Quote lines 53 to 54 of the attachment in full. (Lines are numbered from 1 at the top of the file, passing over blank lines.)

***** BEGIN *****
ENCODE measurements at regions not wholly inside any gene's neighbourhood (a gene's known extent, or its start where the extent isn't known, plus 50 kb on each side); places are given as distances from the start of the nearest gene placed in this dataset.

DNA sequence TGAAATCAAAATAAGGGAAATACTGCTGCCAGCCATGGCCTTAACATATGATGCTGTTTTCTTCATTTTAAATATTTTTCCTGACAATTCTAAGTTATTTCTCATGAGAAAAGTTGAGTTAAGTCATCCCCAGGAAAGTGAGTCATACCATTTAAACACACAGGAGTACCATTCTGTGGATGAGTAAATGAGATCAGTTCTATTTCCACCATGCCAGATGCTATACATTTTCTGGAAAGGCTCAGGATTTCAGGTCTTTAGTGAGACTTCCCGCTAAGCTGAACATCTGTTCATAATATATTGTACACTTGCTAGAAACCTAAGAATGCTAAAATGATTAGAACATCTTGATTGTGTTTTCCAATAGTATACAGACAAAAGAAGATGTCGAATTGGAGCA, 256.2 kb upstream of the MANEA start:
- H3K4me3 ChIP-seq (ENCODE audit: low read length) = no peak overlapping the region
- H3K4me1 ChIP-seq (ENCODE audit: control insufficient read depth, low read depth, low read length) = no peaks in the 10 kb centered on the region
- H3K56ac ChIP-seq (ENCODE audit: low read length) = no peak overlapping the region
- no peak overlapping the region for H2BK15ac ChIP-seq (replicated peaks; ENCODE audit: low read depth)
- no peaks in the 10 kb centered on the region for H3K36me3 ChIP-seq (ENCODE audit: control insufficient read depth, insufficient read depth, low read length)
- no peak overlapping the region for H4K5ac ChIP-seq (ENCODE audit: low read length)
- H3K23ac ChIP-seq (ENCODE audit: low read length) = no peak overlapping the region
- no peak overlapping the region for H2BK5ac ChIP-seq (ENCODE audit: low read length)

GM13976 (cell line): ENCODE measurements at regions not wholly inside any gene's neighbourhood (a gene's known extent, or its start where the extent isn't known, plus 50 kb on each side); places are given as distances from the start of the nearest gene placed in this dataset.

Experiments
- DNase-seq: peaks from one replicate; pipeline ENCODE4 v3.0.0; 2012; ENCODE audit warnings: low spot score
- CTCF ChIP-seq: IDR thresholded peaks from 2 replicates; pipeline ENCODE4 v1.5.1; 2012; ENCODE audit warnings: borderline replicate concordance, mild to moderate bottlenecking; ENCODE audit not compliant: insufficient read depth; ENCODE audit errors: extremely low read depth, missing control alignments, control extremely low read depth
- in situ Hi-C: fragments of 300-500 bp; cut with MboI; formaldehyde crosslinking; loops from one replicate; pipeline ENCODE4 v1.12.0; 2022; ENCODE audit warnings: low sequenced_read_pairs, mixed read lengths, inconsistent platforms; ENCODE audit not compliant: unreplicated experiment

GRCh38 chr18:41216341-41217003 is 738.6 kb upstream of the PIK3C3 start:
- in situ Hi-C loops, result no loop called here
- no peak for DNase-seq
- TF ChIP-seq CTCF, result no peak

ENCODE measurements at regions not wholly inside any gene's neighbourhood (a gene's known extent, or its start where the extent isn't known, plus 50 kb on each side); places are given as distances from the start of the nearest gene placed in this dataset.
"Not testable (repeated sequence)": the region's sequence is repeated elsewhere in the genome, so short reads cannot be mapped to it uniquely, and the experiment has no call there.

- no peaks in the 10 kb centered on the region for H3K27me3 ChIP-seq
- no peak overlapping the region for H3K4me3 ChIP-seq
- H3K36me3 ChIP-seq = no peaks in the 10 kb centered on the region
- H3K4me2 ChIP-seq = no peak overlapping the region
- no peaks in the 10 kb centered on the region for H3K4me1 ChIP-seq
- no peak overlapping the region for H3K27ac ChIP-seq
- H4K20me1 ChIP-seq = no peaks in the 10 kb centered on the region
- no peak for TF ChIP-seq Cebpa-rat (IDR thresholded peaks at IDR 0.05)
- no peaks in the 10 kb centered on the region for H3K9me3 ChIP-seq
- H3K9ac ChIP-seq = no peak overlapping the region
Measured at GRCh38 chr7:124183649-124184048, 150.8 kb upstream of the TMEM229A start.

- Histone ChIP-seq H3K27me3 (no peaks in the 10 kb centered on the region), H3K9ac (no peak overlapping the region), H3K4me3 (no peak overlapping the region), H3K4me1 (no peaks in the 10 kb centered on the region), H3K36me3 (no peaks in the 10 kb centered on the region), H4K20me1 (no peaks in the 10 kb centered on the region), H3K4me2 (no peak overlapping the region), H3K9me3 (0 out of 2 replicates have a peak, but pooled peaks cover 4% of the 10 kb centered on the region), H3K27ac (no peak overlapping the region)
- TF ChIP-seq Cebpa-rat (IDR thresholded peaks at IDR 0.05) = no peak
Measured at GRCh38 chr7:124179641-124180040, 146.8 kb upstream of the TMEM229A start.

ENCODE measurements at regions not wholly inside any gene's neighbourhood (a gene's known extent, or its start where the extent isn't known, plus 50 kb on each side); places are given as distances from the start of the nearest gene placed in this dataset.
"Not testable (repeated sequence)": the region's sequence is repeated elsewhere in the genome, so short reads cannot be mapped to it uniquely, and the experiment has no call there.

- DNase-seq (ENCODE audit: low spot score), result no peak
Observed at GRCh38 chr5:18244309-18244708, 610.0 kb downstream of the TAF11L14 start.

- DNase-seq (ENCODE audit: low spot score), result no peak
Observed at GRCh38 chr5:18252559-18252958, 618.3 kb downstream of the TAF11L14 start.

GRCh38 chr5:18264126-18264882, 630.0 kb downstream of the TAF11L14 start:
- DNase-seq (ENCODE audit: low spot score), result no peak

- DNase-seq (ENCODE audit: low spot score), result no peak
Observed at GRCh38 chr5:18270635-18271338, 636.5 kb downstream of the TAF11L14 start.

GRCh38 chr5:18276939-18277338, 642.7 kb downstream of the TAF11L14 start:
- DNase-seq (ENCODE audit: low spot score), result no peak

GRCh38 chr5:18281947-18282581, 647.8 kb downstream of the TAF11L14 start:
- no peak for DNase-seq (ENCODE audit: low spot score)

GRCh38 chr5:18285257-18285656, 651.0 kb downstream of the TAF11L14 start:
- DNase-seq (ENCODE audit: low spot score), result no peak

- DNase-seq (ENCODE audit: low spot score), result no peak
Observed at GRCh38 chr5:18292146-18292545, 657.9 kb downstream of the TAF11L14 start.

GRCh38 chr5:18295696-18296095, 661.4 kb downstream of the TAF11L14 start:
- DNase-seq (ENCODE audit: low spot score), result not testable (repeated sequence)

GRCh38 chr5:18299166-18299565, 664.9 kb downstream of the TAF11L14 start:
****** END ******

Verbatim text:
Observed at GRCh38 chr5:18292146-18292545, 657.9 kb downstream of the TAF11L14 start.

GRCh38 chr5:18295696-18296095, 661.4 kb downstream of the TAF11L14 start: